7 - Your closest city
I feel privileged to live close to London and Cambridge (90 minutes to either city), and both have so many things to visit. These both (and other cities) have loads of big and small attractions that you haven't visited. My favourite place in London is the South Bank and on it the Dali museum. The magnificent pieces the museum holds are not something my toddler (or husband) would be interested in, but I try and visit as often as possible. The toddler has been pushed around walking tours of London and colleges of Cambridge. I've enjoyed a day out, and he liked the trains!
8 - Return all those missed calls
Do remember those people you used to spend a lot of time with? Before the term started? Well, they would love to hear from you! In this first couple of weeks of the summer I've seen my BFF 5 times, my parents three times and next week I'm lunching in London with uni friends twice! These are things I don't have the time or energy to do during term time. Today I sat in my parents garden and drank tea for 4 hours; it was delightful! No stress, no pressure just sitting and drinking tea!
9 - Write worksheets
This is fun masquerading as work, as I chased the toddler through the Natural History Museum I had half a thought that the Earth exhibit fits well with the GCSE spec. I would LOVE to have the time to wander around a museum and write an excellent workbook for a trip. I accept this may just be me because I love writing worksheets! My year 8 class were overjoyed when I pulled out Ice Age 2: The Meltdown at the end of a topic, that delight didn't last very long once I started handing out the detailed worksheet with questions on. Over the course of the 91 minutes, they generally write about two pages including food webs, animal adaptations and the impact of climate change on endangered species. These lessons required more time planning than normal ones (you have to watch the whole film or spend a day at the museum) but are excellent lessons!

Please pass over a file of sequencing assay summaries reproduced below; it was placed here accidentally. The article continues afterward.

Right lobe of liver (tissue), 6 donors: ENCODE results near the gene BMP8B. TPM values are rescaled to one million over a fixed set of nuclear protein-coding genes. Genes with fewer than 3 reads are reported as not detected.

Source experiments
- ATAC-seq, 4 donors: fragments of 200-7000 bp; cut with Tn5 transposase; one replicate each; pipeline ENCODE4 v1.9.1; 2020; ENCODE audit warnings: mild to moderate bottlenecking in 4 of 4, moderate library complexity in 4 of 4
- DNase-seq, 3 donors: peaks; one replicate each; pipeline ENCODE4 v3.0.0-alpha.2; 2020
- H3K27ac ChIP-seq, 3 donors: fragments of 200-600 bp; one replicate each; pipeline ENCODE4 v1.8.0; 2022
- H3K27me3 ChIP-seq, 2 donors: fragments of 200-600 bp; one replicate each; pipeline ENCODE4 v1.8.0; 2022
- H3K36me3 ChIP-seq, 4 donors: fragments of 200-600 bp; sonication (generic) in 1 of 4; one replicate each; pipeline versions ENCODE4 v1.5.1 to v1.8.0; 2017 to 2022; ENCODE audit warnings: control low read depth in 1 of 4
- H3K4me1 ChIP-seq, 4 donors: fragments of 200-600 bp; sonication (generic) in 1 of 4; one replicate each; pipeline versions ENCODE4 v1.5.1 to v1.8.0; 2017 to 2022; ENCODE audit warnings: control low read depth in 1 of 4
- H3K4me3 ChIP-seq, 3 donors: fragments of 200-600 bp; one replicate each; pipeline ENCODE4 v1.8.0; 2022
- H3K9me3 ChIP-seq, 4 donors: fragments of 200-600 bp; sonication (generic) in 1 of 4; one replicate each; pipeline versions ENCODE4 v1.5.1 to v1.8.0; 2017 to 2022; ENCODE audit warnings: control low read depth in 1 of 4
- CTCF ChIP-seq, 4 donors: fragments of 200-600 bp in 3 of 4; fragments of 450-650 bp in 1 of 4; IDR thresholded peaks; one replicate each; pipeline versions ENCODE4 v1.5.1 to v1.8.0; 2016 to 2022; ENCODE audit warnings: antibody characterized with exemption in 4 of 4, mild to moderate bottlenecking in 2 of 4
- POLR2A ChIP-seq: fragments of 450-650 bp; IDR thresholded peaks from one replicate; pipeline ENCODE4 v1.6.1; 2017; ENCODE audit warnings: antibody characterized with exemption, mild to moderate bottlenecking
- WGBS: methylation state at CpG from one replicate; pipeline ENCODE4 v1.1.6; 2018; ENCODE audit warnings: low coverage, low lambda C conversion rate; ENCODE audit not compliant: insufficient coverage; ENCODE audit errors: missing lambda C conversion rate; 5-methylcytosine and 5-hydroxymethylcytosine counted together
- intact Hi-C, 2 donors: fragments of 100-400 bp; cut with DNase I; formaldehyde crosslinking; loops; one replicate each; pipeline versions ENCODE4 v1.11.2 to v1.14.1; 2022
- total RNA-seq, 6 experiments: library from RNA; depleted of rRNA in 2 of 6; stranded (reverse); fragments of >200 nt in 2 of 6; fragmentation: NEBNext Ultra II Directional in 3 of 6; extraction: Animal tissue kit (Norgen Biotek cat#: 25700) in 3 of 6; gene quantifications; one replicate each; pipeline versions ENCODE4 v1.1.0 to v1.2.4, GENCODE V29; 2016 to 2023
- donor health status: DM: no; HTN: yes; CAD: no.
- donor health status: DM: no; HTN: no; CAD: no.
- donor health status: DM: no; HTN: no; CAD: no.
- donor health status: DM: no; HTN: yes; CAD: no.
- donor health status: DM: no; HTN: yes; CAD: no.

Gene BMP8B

10 -  That kitchen...
I have just finished this task (4 weeks in) but all my kitchen cupboard are clean and fish, sorted and organised. It's a good feeling! Meal planning, shopping lists and packing the freezer. At the start of the Autumn term, I like to have all my lessons planned until Christmas and my meals planned until half term.